Epilepsy and the Risk of Suicide Attempts

October 14, 2016
News Type:  Weekly Spark, Weekly Spark Research

A study in the United Kingdom found that people with epilepsy are at increased risk for suicide attempts both before and after they are diagnosed with epilepsy. The authors suggested that this may provide evidence for a “common underlying susceptibility” to epilepsy and the risk of attempting suicide. Patients who were later diagnosed with epilepsy were 2.4 times more likely to attempt suicide and 1.8 times more likely to attempt suicide on multiple occasions than members of a control group who were never diagnosed with epilepsy. The control group was matched for age, sex, and presence of a psychiatric disorder. The relationship between undiagnosed epilepsy and suicide attempt risk held true for people with and without diagnosed psychiatric disorders, as well as those with and without prescriptions for antiepileptic drugs. Based on these findings, the authors recommended that “physicians treating patients with epilepsy need to develop collaborations with mental health professionals to provide comprehensive treatment for their patients with epilepsy.” They highlighted research indicating that antiepileptic drugs may be associated with an increased risk of suicidal thoughts and behaviors and that epilepsy may increase suicide risk more than anxiety and alcohol dependence.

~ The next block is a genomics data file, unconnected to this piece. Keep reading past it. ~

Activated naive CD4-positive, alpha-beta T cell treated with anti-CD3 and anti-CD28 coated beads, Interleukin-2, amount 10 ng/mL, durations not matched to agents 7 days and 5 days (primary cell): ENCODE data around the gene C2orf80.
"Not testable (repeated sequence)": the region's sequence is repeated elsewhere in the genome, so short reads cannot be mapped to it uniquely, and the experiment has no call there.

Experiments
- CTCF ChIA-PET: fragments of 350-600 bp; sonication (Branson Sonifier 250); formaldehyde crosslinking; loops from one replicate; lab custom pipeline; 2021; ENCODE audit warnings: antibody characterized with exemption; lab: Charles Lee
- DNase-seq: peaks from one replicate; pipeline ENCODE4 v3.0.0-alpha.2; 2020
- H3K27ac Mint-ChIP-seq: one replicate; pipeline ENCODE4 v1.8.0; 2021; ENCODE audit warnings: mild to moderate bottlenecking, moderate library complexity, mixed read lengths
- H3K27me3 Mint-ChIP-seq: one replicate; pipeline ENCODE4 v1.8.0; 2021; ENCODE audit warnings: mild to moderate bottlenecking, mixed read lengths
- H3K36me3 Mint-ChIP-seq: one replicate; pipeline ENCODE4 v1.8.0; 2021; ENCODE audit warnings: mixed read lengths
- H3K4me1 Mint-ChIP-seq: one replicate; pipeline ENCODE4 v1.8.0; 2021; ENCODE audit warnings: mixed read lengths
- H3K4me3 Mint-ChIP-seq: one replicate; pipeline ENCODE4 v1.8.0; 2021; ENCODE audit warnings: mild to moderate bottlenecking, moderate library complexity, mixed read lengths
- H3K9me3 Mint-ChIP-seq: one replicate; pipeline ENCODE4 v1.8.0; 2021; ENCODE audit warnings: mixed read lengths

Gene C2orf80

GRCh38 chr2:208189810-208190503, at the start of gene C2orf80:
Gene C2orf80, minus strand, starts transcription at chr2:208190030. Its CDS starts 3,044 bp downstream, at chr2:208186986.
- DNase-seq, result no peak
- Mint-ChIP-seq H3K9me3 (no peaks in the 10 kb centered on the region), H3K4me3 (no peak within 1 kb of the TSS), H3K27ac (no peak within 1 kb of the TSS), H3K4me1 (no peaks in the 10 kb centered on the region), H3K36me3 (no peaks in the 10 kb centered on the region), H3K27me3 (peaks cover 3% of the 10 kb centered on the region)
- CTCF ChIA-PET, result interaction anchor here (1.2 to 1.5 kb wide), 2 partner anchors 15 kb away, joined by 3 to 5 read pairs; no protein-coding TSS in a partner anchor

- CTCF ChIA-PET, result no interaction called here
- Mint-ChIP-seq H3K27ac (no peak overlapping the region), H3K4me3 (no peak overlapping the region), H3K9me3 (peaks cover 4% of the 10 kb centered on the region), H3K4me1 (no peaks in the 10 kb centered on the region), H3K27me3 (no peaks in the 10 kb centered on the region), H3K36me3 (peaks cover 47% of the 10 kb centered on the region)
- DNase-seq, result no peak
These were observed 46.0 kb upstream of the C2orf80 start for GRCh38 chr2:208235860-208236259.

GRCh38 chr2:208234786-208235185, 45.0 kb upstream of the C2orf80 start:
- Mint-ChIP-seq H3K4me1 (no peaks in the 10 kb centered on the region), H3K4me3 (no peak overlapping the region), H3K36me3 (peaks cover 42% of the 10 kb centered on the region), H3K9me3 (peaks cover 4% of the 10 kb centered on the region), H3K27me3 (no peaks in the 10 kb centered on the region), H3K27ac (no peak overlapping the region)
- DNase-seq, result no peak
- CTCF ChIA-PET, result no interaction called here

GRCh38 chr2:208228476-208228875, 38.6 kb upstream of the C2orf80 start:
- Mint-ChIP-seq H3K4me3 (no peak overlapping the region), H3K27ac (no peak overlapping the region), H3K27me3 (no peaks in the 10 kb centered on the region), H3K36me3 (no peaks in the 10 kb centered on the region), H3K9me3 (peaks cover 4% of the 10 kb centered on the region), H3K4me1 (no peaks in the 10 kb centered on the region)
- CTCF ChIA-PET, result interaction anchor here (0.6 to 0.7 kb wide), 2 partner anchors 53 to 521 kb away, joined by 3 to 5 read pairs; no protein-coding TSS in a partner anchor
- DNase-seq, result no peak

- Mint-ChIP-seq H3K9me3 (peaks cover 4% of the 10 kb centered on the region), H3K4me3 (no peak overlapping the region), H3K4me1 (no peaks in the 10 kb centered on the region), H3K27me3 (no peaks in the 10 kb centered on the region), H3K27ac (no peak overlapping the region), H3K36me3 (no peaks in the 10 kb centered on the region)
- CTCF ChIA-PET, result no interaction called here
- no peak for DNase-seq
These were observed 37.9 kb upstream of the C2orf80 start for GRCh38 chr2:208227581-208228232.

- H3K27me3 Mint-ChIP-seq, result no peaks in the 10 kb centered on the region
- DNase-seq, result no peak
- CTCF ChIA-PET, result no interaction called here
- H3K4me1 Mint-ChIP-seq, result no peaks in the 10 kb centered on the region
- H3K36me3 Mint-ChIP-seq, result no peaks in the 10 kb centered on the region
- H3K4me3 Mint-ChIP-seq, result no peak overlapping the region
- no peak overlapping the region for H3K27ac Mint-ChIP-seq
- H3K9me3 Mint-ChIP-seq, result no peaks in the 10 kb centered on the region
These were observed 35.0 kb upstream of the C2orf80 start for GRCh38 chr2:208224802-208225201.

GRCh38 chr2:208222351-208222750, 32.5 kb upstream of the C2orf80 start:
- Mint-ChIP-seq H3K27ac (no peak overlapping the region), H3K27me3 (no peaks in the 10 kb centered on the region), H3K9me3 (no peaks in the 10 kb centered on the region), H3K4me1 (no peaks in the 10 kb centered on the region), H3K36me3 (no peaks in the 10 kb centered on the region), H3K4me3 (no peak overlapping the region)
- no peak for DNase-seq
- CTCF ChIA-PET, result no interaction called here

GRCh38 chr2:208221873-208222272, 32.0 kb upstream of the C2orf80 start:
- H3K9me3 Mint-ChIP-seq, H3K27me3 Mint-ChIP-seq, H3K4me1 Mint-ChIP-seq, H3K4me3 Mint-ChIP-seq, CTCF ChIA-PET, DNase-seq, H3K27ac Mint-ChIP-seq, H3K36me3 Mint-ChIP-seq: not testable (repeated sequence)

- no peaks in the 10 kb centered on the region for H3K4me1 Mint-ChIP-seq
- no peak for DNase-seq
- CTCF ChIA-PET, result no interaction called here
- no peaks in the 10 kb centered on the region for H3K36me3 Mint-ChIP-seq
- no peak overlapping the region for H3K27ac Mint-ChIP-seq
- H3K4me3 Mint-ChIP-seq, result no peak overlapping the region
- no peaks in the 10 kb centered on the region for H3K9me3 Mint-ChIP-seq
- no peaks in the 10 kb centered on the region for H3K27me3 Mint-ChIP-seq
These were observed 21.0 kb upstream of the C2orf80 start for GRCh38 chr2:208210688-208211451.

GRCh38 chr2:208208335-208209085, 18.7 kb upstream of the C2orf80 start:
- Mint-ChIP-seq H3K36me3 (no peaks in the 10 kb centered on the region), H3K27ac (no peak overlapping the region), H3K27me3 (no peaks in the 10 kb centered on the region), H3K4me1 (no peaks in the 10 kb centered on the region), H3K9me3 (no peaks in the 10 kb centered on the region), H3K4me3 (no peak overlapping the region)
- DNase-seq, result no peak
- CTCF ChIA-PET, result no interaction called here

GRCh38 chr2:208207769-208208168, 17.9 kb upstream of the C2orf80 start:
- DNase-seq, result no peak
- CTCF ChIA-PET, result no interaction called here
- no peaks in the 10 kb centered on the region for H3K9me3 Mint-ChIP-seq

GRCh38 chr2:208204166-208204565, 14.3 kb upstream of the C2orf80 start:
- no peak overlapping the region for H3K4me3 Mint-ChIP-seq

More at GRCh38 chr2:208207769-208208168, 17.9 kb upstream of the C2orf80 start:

Hesdorffer, D. C., Ishihara, L., Webb, D. J., Mynepalli, L., Galwey, N. W., & Hauser, W. A. (2015). Occurrence and recurrence of attempted suicide among people with epilepsy. JAMA Psychiatry, 73(1), 80–86.

Populations:  People with Physical Health Problems or Disabilities
About Suicide:  Risk and Protective Factors